Workplaces across sectors have been forced to digitalise fast over the last two years. While this has brought new opportunities for many, it’s undoubtedly having an impact on our life inside and outside of the office, as our HSE and Wellbeing Lead, Shelley Douglas discusses. 

Today, we are never more than a few clicks away from work. There is a growing recognition of the mental health impact of this increasingly connected world. While this impact falls under health and safety more widely, the effects can be more subtle than the physical injuries most of us would associate with this sphere. Over the pandemic, issues like employee burnout came to the fore as part of a great drive to protect wellbeing during lockdowns.

What the current rules cover
Regulation often moves a lot slower than innovation, usually being developed in response to a perceived issue or problem. As a result, health and safety requirements often haven’t kept up with these newer types of health and safety risks.

Luckily for health and safety professionals, they don’t have to start with a blank canvas when it comes to addressing wellbeing issues at work. Psychological safety has always been legislated under the HSAW act 1974. Albeit, its brief mention is often not in proportion to the balance of health risks in an office environment.

A secret epidemic
The pandemic placed issues like burnout and toxic work cultures under the spotlight. But these issues were not new. Rather they had been bubbling away unnoticed – part of wider numbers like high staff turnover rates, which could be attributed to other factors.

Building a company culture that supports openness about wellbeing issues is crucial. Collating information is key – from regular surveys into how people feel about work, to the creation of ‘safe spaces’ such as anonymous feedback portals.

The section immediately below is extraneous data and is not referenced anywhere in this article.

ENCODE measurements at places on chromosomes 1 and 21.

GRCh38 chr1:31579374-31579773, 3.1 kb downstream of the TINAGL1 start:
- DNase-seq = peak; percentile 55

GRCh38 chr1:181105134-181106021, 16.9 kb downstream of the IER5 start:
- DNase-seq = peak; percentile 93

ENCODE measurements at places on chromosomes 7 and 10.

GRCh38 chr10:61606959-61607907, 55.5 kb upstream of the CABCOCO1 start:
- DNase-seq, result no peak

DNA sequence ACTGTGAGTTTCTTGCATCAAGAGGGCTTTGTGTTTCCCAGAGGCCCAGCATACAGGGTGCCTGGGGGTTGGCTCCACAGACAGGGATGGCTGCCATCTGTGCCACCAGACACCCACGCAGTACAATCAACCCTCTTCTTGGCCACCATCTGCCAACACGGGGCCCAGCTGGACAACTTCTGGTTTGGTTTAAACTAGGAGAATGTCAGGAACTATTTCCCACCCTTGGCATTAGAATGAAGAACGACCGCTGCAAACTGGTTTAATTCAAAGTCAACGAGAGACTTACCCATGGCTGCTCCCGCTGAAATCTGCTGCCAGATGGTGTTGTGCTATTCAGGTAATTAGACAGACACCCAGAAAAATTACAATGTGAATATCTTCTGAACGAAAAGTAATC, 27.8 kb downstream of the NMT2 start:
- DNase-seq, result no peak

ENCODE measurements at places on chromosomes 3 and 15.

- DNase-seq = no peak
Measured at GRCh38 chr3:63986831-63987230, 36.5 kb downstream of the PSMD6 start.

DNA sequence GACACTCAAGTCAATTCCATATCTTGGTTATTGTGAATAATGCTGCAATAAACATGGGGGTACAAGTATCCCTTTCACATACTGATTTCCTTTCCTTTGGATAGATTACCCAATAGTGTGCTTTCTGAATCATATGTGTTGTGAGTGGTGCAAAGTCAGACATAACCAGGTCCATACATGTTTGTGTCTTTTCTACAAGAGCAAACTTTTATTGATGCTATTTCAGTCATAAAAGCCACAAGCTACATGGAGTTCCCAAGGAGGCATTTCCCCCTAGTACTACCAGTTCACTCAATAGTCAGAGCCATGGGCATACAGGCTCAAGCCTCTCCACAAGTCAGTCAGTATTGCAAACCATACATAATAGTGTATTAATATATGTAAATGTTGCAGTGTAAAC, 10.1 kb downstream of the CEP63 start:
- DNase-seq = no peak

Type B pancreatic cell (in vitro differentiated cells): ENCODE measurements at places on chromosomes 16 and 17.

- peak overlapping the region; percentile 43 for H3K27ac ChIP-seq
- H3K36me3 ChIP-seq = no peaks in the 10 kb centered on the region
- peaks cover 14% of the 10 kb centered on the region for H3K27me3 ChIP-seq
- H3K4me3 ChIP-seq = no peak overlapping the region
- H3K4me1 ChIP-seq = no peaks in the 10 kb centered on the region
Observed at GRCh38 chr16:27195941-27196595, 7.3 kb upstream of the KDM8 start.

No more ‘tick box’ approaches
While the law makes clear that some procedures need to be in place to safeguard mental health and wellbeing, the ‘light touch’ approach has led to bad practices. Some employers still have a knee-jerk reaction to draft a policy, save it on the system – and do nothing more. But it’s increasingly clear that this ‘tick box’ approach doesn’t work. So called “bluewashing” is steadily becoming an anathema in the health and safety space.

As the C-suite increasingly understands the impact of wellbeing on the bottom line, there will be increasing pressure to quantify which initiatives are making a positive difference and there are clear signs that this is starting to happen.

Health and safety, work culture heroes?
The ability to engage all employees in a preventative and proactive approach to wellbeing is key to building a company culture where employees will thrive and stay for the long-term.

The alignment of wider functions with HR and operations teams can make a huge difference to the successful implementation of wellbeing policies. Where mental health risks are identified, HR can help make sure they are addressed, and workplace design altered.

But this groundswell of engagement also needs to be matched with top-down efforts. Without their full engagement, most change will only ever be patchwork or surface-level – risking a relapse into a ‘tick box’ mentality.

The key is to prioritise progress over perfection, which starts with building an open and honest culture that delivers a holistic view of wellbeing in the workplace.

We are working in the mind age – psychological safety is as important as physical safety. Businesses need define a clear strategy which protects, promotes and treats all aspects of workplace health, equally.

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